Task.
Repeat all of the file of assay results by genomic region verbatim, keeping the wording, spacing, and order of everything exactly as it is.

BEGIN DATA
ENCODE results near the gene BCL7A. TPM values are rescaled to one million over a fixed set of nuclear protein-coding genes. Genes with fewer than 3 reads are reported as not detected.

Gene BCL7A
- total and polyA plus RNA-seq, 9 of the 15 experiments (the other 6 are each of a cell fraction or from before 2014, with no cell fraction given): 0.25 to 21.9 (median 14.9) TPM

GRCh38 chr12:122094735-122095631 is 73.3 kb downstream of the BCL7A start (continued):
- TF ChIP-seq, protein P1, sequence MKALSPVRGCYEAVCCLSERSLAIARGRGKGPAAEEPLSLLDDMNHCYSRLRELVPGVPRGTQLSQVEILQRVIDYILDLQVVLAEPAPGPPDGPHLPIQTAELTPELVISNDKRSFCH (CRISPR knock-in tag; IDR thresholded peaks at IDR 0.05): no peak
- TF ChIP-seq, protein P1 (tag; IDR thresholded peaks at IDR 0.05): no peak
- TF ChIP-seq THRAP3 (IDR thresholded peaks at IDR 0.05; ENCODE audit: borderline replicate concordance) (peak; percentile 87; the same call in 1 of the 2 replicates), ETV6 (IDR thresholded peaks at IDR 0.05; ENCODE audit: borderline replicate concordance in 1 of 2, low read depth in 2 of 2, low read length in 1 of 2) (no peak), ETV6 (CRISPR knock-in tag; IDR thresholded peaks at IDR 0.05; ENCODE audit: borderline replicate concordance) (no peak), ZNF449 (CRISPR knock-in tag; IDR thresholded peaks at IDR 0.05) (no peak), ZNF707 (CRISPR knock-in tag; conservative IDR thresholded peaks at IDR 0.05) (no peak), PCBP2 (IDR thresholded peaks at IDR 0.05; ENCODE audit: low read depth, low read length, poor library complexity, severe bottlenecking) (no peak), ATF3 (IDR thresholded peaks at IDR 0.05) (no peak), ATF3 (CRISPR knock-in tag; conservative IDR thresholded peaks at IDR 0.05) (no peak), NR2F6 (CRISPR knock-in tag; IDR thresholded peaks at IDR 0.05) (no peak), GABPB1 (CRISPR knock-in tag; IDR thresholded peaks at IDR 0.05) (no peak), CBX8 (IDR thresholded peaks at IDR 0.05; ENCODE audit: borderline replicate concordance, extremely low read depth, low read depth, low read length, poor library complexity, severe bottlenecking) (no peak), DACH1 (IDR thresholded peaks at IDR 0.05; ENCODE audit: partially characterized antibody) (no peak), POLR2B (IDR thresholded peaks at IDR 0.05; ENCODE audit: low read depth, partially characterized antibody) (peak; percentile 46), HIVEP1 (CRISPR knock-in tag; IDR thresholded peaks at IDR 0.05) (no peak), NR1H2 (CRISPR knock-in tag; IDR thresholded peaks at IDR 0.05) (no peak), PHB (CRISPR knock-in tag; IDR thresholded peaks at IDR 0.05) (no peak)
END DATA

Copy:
ENCODE results near the gene BCL7A. TPM values are rescaled to one million over a fixed set of nuclear protein-coding genes. Genes with fewer than 3 reads are reported as not detected.

Gene BCL7A
- total and polyA plus RNA-seq, 9 of the 15 experiments (the other 6 are each of a cell fraction or from before 2014, with no cell fraction given): 0.25 to 21.9 (median 14.9) TPM

GRCh38 chr12:122094735-122095631 is 73.3 kb downstream of the BCL7A start (continued):
- TF ChIP-seq, protein P1, sequence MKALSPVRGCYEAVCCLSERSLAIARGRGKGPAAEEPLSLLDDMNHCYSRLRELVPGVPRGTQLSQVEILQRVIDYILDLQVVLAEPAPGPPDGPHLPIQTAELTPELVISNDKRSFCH (CRISPR knock-in tag; IDR thresholded peaks at IDR 0.05): no peak
- TF ChIP-seq, protein P1 (tag; IDR thresholded peaks at IDR 0.05): no peak
- TF ChIP-seq THRAP3 (IDR thresholded peaks at IDR 0.05; ENCODE audit: borderline replicate concordance) (peak; percentile 87; the same call in 1 of the 2 replicates), ETV6 (IDR thresholded peaks at IDR 0.05; ENCODE audit: borderline replicate concordance in 1 of 2, low read depth in 2 of 2, low read length in 1 of 2) (no peak), ETV6 (CRISPR knock-in tag; IDR thresholded peaks at IDR 0.05; ENCODE audit: borderline replicate concordance) (no peak), ZNF449 (CRISPR knock-in tag; IDR thresholded peaks at IDR 0.05) (no peak), ZNF707 (CRISPR knock-in tag; conservative IDR thresholded peaks at IDR 0.05) (no peak), PCBP2 (IDR thresholded peaks at IDR 0.05; ENCODE audit: low read depth, low read length, poor library complexity, severe bottlenecking) (no peak), ATF3 (IDR thresholded peaks at IDR 0.05) (no peak), ATF3 (CRISPR knock-in tag; conservative IDR thresholded peaks at IDR 0.05) (no peak), NR2F6 (CRISPR knock-in tag; IDR thresholded peaks at IDR 0.05) (no peak), GABPB1 (CRISPR knock-in tag; IDR thresholded peaks at IDR 0.05) (no peak), CBX8 (IDR thresholded peaks at IDR 0.05; ENCODE audit: borderline replicate concordance, extremely low read depth, low read depth, low read length, poor library complexity, severe bottlenecking) (no peak), DACH1 (IDR thresholded peaks at IDR 0.05; ENCODE audit: partially characterized antibody) (no peak), POLR2B (IDR thresholded peaks at IDR 0.05; ENCODE audit: low read depth, partially characterized antibody) (peak; percentile 46), HIVEP1 (CRISPR knock-in tag; IDR thresholded peaks at IDR 0.05) (no peak), NR1H2 (CRISPR knock-in tag; IDR thresholded peaks at IDR 0.05) (no peak), PHB (CRISPR knock-in tag; IDR thresholded peaks at IDR 0.05) (no peak)